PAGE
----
Don’t Learn PowerShell: Use Cmdlets
Summary: Microsoft Scripting Guy, Ed Wilson, talks about using Windows PowerShell cmdlets to do IT ops work.
Hey, Scripting Guy! I have been an IT pro for many years, and to be honest, I am really good at my job. Now it seems you guys are abandoning me. I have been a loyal Microsoft supporter for many years, and I even got my MCSE back on Windows 2000. Now it seems like you want me to learn command-line stuff like AS400 or VAX. I learned Windows because I like graphical tools. I am good with a mouse, but I hate to type. What gives?
Microsoft Scripting Guy, Ed Wilson, is here. One of the basic principles of Windows PowerShell is that it honors your learning. This actually plays out in many ways. From Windows PowerShell version to Windows PowerShell version, the things you learn in one version continue to work in the subsequent version. This means that, for example, the book I wrote on Windows PowerShell 1.0 is still valid. It is a basics of Windows PowerShell kind of book. Of course, we added new features and made things much easier in later versions, but the basic principles remain the same.
BV, there is another way in which Windows PowerShell honors your learning, and that is where your Windows admin skills come into play. It is a common saying that “PowerShell is PowerShell is PowerShell.” Actually, I made up that saying, but amongst people I know, it has become a common phrase.
What I mean by that, is that when properly implemented, Windows PowerShell cmdlets for one technology behave exactly the same as Windows PowerShell cmdlets for another technology. So if I understand the basics of Windows PowerShell, such as how to use a cmdlet, and how to pipeline the results from one cmdlet to another, theoretically, Windows PowerShell fades into the background and permits me to simply do my job. (Obviously there are some cmdlets that use unapproved verbs, don’t accept pipelined input, don’t emit objects, and the like, but I was talking theoretically.)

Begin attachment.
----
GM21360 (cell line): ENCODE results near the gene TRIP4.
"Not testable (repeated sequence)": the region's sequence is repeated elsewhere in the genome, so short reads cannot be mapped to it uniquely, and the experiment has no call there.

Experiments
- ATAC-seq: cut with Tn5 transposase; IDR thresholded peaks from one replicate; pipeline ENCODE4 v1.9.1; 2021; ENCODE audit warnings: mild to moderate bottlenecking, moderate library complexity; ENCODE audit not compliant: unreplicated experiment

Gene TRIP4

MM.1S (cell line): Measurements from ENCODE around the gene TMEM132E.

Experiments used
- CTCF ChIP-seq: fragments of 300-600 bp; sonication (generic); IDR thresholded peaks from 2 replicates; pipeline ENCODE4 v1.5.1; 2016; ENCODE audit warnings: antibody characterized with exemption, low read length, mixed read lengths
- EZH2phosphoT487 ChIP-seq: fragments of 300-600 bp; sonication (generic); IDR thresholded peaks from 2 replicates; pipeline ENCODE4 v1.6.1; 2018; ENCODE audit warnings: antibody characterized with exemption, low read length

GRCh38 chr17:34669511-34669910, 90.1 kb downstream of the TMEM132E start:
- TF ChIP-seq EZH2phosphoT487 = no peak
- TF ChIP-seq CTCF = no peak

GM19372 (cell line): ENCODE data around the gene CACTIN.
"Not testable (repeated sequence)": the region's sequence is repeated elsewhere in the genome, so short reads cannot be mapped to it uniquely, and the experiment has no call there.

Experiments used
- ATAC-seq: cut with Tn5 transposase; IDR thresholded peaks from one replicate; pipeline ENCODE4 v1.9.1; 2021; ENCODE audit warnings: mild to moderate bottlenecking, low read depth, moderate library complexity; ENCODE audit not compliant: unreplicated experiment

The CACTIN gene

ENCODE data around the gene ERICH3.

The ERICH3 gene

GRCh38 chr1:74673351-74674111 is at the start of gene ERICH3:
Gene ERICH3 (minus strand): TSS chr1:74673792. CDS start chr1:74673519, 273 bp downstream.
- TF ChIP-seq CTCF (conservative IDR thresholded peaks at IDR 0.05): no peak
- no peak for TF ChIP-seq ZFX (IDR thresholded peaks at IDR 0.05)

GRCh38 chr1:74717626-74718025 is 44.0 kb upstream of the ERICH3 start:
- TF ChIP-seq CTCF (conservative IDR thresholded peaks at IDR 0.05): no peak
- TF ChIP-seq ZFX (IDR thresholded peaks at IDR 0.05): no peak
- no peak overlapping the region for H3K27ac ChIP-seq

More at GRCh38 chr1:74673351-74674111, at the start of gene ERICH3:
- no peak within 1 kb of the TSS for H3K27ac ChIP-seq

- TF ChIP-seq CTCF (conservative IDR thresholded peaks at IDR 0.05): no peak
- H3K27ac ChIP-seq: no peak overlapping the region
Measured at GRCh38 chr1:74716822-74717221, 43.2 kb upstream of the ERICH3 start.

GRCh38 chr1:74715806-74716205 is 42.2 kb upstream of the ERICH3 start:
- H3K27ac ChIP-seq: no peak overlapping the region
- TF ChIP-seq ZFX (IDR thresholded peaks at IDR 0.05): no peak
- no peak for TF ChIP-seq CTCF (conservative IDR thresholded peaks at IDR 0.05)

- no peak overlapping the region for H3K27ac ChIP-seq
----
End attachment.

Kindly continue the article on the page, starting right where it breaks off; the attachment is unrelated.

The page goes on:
Because I know Windows PowerShell, it does not mean that I can, for example, create a new firewall rule if I don’t know anything about firewall rules. But if I do know something about firewall rules, I can certainly use Windows PowerShell to create a new firewall rule.
Creating new firewall rules
If I want to create a new firewall rule, the first thing I do is open the Windows PowerShell ISE with admin rights (I do this by holding down the Shift key while I right-click the shortcut to the Windows PowerShell ISE.) I then select Run as Administrator from the action menu. (I can also search for Windows_ISE and then right-click the search results and select Run as Administrator).
I do this because an ordinary user probably does not have rights to create or modify the Windows Firewall configuration. When I have the Windows PowerShell ISE open with admin rights, I type the word firewall in the Name text box of the Command Add-on. The results shows many Windows PowerShell cmdlets that are related to firewalls. This output is shown here:
If I did not know anything about Windows PowerShell, I can still look over the output and see if there is anything that looks like it might help me create a new firewall rule. The command name I see is New-NetFireWallRule. When I click it, it says something about importing the module and its cmdlets.
I may not have any idea at all about this, but it does say click the Show Details button. And to be honest, the output message is a bit misleading. I mean, it talks about importing modules, and the button is called Show Details. I would imagine that when I click a button called Show Details, it might…well…you know…show details about what it was talking about—sort of a “For more information” button.
But that is not what happens. What really happens when I click the Show Details button is that it imports the module that contains the New-NetFireWallRule cmdlet and the other firewall cmdlets. It then displays the parameters of the cmdlet in such a way that I can create my command. But hey, I can certainly click the Show Details button because I know how to use a mouse. This is shown here: